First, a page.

must be a connected subset of K_n , so it's a closed interval J. (We've
essentially reduced the problem to the earlier one). Now just remove three
points from C  you still have a connected set, but its image under
f^{1}, which is J \ {three points} since f is bijective, can't
possibly be connected. [Note that a closed interval with *two* points
removed could still be connected.] So we've contradicted f out of
existence.

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From: wft@math.canterbury.ac.nz (Bill Taylor)
Newsgroups: sci.math
Subject: [0,1] homeomorphic to most of [0,1]^2
Date: 23 Aug 92 01:51:21 GMT
There was a flurry of concern in sci.math a week or two ago, as to whether
or not there was a bicontinuous bijection (i.e. a homeomorphism) between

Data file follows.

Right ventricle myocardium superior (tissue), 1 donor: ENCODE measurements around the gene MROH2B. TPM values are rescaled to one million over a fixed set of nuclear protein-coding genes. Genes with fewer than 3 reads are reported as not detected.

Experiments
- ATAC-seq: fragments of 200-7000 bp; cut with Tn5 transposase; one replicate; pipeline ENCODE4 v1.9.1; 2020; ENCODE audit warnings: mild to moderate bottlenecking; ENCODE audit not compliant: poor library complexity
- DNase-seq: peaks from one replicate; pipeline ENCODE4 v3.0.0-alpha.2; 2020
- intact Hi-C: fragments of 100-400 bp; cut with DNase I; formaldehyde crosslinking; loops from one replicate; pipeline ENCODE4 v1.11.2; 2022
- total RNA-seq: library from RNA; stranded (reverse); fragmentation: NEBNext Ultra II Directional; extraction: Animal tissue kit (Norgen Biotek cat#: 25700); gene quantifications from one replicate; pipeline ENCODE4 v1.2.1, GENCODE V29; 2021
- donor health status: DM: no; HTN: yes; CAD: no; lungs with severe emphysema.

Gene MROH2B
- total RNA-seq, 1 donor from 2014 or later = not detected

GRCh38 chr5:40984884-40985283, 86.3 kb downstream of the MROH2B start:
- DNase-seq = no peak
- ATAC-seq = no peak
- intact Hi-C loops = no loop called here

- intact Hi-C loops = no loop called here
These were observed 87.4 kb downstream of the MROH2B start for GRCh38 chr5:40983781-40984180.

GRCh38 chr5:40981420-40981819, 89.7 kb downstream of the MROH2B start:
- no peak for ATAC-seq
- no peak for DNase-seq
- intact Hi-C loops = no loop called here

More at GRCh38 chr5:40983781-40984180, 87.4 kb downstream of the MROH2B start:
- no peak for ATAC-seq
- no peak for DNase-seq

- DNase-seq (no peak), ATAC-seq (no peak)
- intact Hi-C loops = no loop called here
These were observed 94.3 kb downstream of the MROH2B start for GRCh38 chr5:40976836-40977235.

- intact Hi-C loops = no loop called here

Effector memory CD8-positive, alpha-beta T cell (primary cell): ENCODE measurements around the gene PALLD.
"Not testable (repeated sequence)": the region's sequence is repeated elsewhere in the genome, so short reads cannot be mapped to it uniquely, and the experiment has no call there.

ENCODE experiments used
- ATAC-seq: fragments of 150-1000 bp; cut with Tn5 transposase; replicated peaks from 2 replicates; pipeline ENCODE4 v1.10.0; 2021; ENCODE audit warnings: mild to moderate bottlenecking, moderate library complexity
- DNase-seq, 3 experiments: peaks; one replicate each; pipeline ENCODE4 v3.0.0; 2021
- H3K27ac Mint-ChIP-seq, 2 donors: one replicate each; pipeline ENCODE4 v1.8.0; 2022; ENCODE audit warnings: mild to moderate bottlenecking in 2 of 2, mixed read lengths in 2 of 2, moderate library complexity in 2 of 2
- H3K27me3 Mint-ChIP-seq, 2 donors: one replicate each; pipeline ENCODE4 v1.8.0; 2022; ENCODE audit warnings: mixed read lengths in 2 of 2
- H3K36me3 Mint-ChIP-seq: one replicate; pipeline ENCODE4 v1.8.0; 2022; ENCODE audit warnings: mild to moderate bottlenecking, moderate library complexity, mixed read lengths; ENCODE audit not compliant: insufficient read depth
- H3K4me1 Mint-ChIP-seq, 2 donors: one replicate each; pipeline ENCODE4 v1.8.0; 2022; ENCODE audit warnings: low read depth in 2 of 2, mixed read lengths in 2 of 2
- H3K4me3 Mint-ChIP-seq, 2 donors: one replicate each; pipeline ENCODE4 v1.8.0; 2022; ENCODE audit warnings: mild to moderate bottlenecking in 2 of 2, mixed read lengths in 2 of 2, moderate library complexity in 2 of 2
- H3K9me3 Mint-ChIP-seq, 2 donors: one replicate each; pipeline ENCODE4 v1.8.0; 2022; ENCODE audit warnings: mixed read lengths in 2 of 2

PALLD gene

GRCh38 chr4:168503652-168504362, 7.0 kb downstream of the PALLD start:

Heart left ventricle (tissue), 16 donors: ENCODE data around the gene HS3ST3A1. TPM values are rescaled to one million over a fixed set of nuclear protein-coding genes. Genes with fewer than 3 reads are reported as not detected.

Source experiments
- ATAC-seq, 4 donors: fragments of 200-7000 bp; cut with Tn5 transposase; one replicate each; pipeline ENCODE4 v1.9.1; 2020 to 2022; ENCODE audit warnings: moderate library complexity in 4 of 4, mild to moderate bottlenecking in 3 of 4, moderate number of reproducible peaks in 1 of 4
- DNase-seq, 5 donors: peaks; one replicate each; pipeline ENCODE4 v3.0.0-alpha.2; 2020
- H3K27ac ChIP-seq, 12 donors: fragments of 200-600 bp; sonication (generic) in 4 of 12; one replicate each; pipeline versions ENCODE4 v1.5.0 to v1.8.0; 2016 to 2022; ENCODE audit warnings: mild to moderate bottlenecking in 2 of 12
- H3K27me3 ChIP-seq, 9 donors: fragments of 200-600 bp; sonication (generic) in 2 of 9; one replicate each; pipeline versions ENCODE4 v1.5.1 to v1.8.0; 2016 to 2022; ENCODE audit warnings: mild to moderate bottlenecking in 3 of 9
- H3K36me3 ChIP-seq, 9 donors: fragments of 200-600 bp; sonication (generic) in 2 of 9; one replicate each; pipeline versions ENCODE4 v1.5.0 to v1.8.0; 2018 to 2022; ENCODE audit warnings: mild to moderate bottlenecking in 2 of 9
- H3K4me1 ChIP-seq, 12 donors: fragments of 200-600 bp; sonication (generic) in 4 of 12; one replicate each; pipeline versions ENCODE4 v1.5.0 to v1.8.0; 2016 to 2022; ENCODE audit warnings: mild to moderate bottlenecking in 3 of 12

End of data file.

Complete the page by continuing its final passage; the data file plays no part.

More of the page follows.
[0,1] and [0,1]^2 . Several posters wrote in with their conviction that
such *did* exist, probably confusing vaguely remembered classic examples such
as Cantor's noncontinuous bijection, and Peano's continuous many1 mapping.
There were some excellent replies, ranging from the esoteric, to pointing
out the obvious such as that [0,1] could be disconnected by removing a
single point, whereas [0,1]^2 couldn't, so they could not possibly be
homeomorphic. Hopefully they have killed off this potential piece of
mathematical folklore.
During the course of the discussion, I mentioned in passing that......
> there *is* a homeomorphism from the unit line to "most of" the unit square.
> i.e. so that the image in the unit square has measure arbitrarily close to 1 .